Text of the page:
sorchard
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Location: Norwich UK

Re: Dragon power board problems!

Post by sorchard »

Not sure about the PSU problems... hard to diagnose without measurements under load. It could be dry capacitors, or a worn out power switch, or a bad connection between the PSU and main board. The regulators are probably ok.

I don't think the Dragon power boards were designed to power much beyond a simple plug in cartridge. I remember Paul Grade being rather fond of his eprom programmer card even though it browned out the display while it was programming :)

One possible supply upgrade is to replace the 5V regulator with a DC-DC buck converter. This would run a lot cooler. You're spoiled for choice with plenty available around the £2 mark. The most common type has an adjustable output so you need to be careful. I would be tempted to go for a type with a fixed 5V output, or modify the adjustable type by replacing the potentiometer with fixed resistors. I haven't tried it myself so can't tell you if there are any gotchas, (e.g. many converters are not stable with a high capacitance load), though one of my machines does run happily with an open frame switch mode supply in place of the entire power board.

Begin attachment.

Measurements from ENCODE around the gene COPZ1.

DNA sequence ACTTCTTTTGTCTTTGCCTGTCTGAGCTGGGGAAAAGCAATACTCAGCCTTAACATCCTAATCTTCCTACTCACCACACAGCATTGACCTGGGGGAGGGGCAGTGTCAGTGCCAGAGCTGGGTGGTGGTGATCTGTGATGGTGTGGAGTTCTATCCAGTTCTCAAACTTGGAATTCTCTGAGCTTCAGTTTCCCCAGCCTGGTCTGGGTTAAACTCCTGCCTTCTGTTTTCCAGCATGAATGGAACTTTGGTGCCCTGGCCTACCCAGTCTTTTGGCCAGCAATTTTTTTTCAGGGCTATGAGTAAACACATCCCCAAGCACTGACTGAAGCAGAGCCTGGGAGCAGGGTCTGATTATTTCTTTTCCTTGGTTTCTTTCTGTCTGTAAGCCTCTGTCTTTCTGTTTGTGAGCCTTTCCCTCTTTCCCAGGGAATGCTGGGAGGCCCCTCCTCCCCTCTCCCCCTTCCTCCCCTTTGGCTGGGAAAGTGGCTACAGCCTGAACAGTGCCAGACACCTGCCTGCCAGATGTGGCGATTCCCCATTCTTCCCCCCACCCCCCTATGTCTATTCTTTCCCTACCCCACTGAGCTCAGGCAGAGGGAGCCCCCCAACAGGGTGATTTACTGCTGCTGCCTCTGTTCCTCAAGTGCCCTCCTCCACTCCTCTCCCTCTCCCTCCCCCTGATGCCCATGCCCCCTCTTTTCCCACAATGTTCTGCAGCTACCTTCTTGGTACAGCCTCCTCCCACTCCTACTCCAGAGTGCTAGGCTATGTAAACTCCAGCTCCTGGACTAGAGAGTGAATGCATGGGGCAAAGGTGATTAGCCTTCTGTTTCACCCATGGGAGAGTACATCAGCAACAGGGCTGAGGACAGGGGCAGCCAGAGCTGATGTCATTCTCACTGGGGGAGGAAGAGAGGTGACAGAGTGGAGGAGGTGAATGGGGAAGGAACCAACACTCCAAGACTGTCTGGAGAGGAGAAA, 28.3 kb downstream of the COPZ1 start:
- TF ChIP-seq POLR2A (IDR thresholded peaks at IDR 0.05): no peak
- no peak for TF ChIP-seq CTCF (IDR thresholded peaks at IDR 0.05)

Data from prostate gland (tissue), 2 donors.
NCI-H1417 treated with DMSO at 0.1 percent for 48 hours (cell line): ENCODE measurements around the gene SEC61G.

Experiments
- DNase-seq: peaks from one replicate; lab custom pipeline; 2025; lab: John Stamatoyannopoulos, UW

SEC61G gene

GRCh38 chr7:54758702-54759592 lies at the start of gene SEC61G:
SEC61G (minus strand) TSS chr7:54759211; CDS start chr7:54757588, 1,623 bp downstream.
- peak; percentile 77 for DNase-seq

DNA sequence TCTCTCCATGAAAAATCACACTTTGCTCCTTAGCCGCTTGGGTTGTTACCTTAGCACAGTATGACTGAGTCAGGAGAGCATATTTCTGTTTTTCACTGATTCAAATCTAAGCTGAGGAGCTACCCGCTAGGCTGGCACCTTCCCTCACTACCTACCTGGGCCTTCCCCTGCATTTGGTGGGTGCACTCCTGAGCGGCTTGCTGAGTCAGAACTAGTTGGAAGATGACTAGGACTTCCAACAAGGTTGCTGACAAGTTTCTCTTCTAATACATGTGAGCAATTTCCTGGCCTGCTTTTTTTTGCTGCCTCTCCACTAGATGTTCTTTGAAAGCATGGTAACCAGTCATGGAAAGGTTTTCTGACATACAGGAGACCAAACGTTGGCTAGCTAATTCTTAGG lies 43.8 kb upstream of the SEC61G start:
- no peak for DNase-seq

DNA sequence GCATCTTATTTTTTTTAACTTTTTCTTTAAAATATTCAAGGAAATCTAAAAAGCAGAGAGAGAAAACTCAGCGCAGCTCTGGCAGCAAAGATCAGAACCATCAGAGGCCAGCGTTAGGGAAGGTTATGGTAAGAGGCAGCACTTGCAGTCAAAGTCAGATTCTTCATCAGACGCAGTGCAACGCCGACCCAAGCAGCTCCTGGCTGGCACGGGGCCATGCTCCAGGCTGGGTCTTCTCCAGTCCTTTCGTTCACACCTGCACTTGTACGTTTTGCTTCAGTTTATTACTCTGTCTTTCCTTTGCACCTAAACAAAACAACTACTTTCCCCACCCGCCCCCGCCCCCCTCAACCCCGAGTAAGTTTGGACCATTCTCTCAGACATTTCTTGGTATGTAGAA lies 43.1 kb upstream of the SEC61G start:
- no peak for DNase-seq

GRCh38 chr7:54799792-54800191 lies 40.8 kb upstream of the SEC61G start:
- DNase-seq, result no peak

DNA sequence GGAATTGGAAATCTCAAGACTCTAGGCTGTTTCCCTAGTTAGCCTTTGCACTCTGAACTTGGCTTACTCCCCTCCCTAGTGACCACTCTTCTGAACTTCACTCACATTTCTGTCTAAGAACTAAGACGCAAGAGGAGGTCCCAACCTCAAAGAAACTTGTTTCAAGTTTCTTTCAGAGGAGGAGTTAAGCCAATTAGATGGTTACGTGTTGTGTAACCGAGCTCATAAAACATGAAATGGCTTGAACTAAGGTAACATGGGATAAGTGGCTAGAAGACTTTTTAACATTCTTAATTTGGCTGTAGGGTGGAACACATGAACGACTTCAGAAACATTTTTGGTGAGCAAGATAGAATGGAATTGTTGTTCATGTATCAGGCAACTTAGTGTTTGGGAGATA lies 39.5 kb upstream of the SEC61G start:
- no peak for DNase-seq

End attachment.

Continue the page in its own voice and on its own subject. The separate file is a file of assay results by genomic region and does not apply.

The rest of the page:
Regarding OS9 crashing, I'm not sure if this is relevant but stock OS9 doesn't boot on upgraded D32s because it expects the D64 serial port to be present at $ff04. On a D32, OS9 ends up writing to the low pia instead and freezes the machine during boot. I think the D32 64K upgrade guide describes how to reset the machine and restart the OS/9 boot process so that it completes.
Stew
prime